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The University of Southampton

Cancer Sciences

Cancer cell

Cancer’s devastating impact is felt around the world by millions of people and their families. Prevention, treatment and a cure are desperately needed to minimise people’s suffering. At the University of Southampton, we have a strong and successful history in cancer research, from diagnosis to improving treatment and generating potential vaccines.

The Faculty of Medicine is uniquely placed to bring together world-leading expertise across many areas of cancer research and translate basic scientific discoveries into impactful treatments in patient clinics.

In 2018 we opened the UK’s first Centre for Cancer Immunology where globally-recognised researchers are expanding clinical trials and developing more lifesaving drugs in the exciting and promising area of cancer immunology research. The purpose-built facility has allowed the Faculty to expand our research capacity and accelerate our translation of immunotherapy to patients. The Centre boasts state-of-the-art laboratory facilities, housing more than 200 scientists, clinical teams and support staff.

The Centre builds on our excellent existing research infrastructure that includes the Cancer Research UK (CRUK) Centre, the National Institute for Health Research (NIHR) Experimental Cancer Medicine Centre, the Southampton Clinical Trials Unit, the NIHR Clinical Research Facility, and the Wessex Investigational Science Hub. Southampton also hosts a Bloodwise centre of excellence in understanding and treating lymphoid malignancies.

By being located on the same site as Southampton General Hospital, the South coast’s major tertiary referral cancer hospital, means many of our researchers work clinically. The close relationship allows access to cancer patient-level data and biospecimens resulting in a smooth research process. We have a long-standing investment in surgical oncology and are supported by an HTA accredited tissue bank.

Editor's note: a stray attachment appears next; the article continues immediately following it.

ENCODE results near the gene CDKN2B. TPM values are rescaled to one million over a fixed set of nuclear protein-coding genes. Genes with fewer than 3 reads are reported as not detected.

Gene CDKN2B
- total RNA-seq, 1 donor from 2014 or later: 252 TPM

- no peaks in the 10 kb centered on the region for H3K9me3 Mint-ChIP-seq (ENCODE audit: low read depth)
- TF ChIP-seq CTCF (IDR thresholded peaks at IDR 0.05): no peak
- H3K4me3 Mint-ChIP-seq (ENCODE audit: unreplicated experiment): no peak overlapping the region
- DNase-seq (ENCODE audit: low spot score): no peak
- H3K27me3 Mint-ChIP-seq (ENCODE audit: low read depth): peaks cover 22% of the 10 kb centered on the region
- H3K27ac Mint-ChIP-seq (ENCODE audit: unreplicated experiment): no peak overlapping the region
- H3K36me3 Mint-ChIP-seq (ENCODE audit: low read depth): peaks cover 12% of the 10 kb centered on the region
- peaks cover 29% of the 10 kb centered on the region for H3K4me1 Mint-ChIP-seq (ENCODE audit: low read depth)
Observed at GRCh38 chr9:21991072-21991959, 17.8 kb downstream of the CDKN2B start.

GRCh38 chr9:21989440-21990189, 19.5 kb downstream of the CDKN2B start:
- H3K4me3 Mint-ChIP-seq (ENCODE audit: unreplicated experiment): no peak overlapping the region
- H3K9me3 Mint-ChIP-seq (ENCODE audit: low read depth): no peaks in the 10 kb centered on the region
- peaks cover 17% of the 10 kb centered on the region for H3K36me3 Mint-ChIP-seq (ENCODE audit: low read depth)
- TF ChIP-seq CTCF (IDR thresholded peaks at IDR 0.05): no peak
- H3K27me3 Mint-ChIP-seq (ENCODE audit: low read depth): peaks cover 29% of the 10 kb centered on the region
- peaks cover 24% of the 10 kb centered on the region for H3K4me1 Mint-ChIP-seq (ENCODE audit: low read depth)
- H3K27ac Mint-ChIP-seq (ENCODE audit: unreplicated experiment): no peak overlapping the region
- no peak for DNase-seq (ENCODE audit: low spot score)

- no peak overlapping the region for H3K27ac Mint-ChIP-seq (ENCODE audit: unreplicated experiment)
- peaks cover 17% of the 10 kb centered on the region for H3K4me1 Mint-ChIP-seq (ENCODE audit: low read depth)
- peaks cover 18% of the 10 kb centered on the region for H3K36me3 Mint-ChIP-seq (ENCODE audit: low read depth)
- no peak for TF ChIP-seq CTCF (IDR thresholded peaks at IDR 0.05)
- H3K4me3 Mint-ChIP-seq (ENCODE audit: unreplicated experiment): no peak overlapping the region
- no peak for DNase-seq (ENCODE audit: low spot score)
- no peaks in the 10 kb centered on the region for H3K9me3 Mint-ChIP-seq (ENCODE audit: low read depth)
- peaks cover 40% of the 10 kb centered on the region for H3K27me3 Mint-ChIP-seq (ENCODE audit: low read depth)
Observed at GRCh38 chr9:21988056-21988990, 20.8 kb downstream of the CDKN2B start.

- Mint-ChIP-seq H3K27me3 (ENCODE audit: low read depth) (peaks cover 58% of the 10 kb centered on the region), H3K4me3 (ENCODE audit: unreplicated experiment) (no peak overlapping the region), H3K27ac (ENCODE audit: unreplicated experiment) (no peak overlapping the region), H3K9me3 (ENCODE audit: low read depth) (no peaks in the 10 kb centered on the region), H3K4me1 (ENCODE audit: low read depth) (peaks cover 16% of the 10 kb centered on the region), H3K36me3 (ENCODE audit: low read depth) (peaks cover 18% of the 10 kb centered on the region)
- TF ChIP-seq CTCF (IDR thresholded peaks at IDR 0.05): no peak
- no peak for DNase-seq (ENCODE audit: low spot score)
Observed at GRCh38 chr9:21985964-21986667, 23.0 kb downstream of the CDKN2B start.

The CRUK Centre has an outstanding international reputation for quality research in the treatment of lymphoma, immunotherapy, and upper gastrointestinal surgery. The Centre has significant collaborations with biotech and the pharmaceutical industry to support translation into clinical testing from laboratory programmes. Ten novel biotherapeutics have moved from the laboratory programmes of the centre to exploratory clinical studies, either directly or in partnership with biotech companies.

We are proud of our broad interdisciplinary collaborations across the University and with other institutions in structural biology, chemistry, glycobiology, microfluidics, immunopeptidomics, mathematics and computing to address the most challenging cancer questions. For example, how to understand the immunopeptidome of solid tumours using mass spectrometry and how to define tumour ecosystems with unique microfluidic solutions.

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